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pieter-pauld

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pieter-pauld last won the day on June 15

pieter-pauld had the most liked content!

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About pieter-pauld

  • Birthday 11/25/1996

Profile Information

  • Gender
    Male
  • Location
    Deurne, the netherlands
  • Interests
    bladesmithing, swords, history, blacksmithing,
    death and black metal, playing bass, doing metal vocals and reading fantasy books.
  1. Nice work This is a very simple and very nice design, and the slight asymmetry only adds to the look.
  2. That is a nice and very sleek looking knife!
  3. Nice work. That serpent in the back of the blade is Something I haven't seen before, and I really like it
  4. Here is my entry: c100 steel with temper line, with a hexagonal handle made of apple wood from my own garden and an ebony spacer. 3mm thick at the handle tapering to 1.5mm at the tip. Total length 34cm (13 inch),with an edge length of 20cm (almost 8 inches.)
  5. Thanks for the compliments guys, I hope the receiver will be happy with this knife. As promised, some better pictures.
  6. Very nice knife, there is a lot to like about this one. I really love those big sheath rivits and the boxwood carving.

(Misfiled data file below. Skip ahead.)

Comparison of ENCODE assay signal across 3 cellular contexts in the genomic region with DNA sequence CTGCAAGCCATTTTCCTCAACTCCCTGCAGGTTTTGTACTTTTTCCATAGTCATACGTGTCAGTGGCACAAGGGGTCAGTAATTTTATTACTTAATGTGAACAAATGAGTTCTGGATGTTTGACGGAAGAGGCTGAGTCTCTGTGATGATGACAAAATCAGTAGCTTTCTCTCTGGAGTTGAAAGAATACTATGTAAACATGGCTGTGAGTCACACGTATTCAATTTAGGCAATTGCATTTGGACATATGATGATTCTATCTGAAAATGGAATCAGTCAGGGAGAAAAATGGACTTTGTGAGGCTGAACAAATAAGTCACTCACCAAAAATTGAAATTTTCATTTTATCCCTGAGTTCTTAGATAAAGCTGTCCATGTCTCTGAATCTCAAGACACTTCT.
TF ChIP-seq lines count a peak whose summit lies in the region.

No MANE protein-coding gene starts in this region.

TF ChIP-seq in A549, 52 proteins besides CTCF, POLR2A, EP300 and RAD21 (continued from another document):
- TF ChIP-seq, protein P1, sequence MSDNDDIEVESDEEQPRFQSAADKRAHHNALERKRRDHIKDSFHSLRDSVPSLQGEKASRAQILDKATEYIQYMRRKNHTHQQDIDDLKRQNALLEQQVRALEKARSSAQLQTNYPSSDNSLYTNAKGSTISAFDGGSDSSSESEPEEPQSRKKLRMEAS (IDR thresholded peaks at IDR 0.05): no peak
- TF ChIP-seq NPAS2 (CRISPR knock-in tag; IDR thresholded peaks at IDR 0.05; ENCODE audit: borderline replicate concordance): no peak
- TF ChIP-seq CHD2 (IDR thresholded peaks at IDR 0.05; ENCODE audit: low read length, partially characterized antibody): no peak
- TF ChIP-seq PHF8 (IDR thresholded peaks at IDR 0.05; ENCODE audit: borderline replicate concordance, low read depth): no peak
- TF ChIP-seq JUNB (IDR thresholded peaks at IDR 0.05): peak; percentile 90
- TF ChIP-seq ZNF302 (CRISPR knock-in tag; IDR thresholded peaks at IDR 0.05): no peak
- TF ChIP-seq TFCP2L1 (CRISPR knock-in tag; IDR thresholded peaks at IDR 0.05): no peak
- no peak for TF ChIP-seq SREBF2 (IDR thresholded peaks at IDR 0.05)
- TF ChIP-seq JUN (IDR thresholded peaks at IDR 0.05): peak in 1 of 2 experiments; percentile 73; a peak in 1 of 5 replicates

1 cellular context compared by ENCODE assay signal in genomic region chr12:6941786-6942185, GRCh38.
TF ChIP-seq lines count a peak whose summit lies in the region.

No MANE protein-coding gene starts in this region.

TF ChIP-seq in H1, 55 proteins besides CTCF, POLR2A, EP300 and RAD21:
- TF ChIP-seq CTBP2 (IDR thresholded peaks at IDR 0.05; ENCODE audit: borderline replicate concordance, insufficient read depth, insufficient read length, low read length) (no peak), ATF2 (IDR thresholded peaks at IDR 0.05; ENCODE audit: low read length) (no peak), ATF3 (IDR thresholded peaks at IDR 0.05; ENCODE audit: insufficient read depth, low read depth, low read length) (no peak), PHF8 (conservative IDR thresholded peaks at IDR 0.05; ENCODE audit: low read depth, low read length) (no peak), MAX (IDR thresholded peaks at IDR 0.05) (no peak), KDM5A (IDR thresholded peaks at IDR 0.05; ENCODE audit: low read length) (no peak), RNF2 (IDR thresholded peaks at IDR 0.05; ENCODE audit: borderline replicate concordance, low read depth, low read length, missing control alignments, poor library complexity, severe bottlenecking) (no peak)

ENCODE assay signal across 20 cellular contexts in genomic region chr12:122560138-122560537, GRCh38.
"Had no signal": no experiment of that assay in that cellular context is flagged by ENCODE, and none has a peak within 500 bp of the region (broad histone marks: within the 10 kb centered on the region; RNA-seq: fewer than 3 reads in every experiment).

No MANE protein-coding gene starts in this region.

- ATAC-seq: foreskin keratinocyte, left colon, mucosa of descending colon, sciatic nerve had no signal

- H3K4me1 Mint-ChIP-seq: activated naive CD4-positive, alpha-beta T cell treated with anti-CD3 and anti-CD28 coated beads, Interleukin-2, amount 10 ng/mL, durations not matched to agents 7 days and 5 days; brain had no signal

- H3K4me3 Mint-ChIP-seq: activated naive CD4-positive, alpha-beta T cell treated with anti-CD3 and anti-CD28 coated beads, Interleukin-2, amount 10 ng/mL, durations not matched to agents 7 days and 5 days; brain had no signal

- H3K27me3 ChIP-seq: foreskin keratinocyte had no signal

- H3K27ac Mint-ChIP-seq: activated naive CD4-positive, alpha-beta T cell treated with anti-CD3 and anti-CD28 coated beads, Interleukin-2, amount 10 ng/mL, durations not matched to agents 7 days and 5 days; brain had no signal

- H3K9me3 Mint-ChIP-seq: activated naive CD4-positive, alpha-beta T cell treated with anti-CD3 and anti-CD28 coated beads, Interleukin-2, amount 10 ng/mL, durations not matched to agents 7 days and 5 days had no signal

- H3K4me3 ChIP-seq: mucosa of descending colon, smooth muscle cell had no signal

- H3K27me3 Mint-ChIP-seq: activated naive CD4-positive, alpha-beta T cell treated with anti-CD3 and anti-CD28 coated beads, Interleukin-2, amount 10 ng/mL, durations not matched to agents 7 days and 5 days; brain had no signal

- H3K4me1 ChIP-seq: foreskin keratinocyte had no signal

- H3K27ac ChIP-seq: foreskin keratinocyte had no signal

7. The heat treat went well,without cracks or warps, However I found out that my heat treat oven creates a lot of decarb, so I had to grind the blade thinner than planned and probably also ground through some hamon activity, although I also think I used too little clay. The hamon is pretty in its own way but not what I was shooting for, but when I ground trough the decarb it was too thin to heat treat again and the edge was nice and hard. After that it was just the old grinding and polishing. One thing I noticed is that this blade was very hard to sand, I don''t know if it was the steel or that my heat treat has improved with the oven, but it seemed to take forever to get some scratches out. However in the end I did manage to get a decent polish, I did not go too high because I want this blade to be used and it would just get scratched and patinated by use anyway. The handle is made from apple wood from my own garden that I have had stashed away for some years and a piece of ebony for a spacer. The only thing that is left now is to sharpen the edge and oil the handle a few extra times, and make some quality pictures.
  8. That turned out a very cool knife, it looks a lot like an old solingen knife my grandfather owns.
  9. Today I found time to do the rough grind before heat treat, and refine the profile. I first take off the scale with a hard disc on an angle grinder, to save on expensive grinding belts. Then the flats are ground with a 80 grit ceramic belt, and the profile is refined some on the flat platen. After the profile is where I want it and the flats are flat all the way to the edge, I will round all the edges with a file. For most knives I think this really improves the comfort when in use, and also improves the look of the knife. Last I file in the tang shoulders, and make sure the tang has an even taper to the ricasso end. Before I start the actual heat treating I take the time to inspect the knife from all angles. Often times I notice things when handling the blade that aren't so obvious and it is best to fix them while the blade is soft. For example as I am writing this I notice that my ricasso is a bit too long, and that the spine near the tip needs a bit more rounding.